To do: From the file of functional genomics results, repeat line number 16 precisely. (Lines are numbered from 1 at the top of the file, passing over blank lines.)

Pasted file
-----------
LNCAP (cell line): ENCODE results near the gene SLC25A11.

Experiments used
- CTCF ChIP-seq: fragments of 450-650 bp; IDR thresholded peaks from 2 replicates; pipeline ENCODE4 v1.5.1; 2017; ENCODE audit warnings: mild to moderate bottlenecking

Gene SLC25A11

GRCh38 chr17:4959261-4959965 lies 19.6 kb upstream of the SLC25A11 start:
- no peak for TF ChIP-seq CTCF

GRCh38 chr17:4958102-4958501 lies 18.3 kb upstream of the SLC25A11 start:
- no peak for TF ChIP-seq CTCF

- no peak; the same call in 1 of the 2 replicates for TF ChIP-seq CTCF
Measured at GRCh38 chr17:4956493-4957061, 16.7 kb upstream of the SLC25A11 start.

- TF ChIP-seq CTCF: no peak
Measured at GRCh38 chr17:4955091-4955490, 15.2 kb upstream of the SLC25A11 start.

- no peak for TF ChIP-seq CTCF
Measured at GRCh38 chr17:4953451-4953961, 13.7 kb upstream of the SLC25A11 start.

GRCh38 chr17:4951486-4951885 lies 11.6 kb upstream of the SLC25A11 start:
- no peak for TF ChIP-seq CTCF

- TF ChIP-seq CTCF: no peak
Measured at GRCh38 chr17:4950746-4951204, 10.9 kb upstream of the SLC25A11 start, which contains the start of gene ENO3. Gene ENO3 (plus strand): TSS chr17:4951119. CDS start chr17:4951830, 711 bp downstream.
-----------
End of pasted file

- no peak for TF ChIP-seq CTCF